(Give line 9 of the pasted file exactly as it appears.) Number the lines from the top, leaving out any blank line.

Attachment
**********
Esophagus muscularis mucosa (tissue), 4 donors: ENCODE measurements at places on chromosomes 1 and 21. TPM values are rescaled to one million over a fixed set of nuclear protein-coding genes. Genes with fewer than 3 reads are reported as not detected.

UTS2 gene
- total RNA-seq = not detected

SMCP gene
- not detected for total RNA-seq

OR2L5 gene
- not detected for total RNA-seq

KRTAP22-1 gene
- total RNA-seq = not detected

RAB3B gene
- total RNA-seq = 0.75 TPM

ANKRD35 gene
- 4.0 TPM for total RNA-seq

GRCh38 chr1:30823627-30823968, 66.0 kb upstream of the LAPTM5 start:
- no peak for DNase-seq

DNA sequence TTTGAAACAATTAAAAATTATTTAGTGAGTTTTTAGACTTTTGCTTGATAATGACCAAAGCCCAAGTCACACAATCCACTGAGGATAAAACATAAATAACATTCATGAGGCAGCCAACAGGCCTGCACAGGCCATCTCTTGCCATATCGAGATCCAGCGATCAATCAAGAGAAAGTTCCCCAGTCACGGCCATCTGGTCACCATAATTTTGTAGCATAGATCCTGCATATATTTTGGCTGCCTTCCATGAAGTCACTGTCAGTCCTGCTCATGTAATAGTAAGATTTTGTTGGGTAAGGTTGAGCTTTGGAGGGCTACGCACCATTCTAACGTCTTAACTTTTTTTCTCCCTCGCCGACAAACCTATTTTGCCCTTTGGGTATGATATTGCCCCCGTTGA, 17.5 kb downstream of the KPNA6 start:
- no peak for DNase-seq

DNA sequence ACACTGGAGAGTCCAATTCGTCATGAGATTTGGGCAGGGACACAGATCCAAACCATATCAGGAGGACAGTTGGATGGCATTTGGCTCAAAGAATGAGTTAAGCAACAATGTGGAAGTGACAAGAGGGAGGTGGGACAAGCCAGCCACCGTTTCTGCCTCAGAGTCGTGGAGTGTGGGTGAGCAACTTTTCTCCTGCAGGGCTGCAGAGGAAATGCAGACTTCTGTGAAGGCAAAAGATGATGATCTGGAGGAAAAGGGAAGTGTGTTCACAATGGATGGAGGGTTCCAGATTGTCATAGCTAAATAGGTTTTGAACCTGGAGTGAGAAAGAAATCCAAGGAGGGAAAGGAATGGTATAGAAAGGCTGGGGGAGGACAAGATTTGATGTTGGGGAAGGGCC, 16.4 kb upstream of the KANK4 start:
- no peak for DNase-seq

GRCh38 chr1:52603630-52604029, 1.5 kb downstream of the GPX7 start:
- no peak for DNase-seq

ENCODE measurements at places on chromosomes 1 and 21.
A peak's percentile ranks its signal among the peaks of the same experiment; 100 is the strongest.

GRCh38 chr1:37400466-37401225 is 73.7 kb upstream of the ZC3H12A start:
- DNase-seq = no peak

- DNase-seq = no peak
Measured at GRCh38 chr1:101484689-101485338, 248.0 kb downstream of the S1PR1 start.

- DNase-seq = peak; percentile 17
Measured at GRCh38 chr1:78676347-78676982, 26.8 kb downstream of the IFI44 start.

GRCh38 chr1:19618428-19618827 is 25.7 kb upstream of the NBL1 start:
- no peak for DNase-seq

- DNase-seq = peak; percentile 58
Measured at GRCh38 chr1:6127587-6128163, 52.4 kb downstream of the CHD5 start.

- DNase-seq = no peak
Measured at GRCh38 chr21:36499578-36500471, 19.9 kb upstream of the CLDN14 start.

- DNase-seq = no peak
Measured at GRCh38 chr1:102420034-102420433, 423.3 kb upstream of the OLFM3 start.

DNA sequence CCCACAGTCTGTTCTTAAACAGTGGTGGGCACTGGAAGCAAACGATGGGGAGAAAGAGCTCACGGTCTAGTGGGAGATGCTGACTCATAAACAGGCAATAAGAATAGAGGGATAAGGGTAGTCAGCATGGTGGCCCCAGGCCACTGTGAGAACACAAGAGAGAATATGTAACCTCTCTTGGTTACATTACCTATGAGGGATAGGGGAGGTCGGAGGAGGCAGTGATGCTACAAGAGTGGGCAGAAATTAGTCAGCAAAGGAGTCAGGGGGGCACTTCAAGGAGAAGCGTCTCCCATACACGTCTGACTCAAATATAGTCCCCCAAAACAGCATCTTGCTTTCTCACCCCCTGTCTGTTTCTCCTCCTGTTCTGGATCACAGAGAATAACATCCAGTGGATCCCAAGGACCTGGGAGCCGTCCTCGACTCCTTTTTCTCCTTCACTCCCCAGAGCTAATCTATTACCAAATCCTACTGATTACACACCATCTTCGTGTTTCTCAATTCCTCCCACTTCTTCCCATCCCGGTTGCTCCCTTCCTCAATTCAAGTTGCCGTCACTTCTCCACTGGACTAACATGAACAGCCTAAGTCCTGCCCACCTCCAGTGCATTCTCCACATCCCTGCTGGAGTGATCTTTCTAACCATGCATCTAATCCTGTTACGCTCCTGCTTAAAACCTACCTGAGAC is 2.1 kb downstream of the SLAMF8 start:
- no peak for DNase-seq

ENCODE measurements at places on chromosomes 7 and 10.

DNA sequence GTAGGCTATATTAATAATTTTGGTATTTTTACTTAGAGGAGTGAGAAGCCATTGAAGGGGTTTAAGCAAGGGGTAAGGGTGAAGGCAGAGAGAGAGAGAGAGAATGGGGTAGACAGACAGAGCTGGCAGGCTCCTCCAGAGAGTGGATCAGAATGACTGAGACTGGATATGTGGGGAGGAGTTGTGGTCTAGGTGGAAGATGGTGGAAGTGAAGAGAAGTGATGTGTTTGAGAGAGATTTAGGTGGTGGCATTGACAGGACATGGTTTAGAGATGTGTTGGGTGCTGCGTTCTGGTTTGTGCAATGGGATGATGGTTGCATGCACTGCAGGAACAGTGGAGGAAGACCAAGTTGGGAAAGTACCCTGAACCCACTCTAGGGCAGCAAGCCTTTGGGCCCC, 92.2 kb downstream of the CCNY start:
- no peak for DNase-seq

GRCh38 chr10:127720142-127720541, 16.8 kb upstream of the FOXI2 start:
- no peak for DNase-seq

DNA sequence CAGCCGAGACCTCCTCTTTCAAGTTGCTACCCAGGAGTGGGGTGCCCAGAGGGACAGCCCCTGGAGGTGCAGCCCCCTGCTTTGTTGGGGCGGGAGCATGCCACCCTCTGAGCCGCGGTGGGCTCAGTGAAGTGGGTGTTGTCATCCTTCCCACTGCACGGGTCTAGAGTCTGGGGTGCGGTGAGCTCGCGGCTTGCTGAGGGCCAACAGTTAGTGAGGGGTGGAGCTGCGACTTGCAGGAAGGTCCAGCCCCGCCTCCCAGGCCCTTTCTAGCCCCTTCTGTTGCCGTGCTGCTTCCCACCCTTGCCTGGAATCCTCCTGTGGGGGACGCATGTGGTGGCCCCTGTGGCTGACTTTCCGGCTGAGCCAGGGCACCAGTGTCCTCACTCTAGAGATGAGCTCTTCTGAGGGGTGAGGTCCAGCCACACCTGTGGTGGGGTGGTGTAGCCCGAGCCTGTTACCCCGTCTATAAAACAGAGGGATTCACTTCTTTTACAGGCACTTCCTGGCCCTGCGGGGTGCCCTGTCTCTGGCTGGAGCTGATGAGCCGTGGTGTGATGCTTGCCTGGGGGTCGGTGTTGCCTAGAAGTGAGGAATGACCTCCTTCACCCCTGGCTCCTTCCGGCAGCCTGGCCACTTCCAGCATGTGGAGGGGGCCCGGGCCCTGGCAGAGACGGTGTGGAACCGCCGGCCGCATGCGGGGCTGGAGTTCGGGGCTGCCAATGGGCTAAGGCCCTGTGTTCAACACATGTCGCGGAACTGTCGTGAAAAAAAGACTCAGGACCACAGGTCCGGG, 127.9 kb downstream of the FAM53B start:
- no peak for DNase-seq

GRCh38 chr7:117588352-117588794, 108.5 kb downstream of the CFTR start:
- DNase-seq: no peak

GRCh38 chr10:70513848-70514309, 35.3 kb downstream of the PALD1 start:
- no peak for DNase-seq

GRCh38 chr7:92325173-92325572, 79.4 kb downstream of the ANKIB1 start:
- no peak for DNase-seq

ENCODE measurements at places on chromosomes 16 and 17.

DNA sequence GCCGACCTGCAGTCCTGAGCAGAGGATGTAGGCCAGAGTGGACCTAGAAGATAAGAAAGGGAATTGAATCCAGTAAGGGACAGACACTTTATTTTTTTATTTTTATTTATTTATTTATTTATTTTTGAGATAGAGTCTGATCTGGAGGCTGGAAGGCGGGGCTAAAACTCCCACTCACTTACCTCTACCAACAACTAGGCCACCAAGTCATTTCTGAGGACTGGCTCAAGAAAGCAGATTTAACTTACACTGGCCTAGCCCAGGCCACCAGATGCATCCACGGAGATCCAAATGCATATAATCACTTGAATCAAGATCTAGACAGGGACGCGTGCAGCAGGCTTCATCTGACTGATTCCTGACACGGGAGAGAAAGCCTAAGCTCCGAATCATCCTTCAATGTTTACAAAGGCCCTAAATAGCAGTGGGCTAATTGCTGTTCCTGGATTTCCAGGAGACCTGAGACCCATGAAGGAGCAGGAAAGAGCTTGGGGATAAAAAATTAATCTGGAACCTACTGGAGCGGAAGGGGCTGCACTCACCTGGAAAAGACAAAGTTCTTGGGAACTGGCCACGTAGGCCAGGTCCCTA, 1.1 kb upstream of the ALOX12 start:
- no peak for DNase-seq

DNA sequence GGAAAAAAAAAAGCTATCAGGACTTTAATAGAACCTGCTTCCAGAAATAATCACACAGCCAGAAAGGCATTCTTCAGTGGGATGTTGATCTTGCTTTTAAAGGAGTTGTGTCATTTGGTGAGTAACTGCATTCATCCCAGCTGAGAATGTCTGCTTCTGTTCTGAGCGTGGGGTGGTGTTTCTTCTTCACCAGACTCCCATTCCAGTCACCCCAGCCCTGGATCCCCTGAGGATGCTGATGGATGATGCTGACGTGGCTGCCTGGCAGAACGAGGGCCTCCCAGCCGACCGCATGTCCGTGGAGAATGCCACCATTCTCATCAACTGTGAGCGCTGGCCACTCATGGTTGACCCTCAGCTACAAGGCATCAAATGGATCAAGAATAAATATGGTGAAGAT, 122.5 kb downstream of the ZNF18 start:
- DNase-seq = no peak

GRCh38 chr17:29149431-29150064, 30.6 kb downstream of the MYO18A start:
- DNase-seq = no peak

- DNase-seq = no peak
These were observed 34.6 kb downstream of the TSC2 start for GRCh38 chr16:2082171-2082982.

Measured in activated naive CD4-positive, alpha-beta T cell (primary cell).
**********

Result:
- total RNA-seq = not detected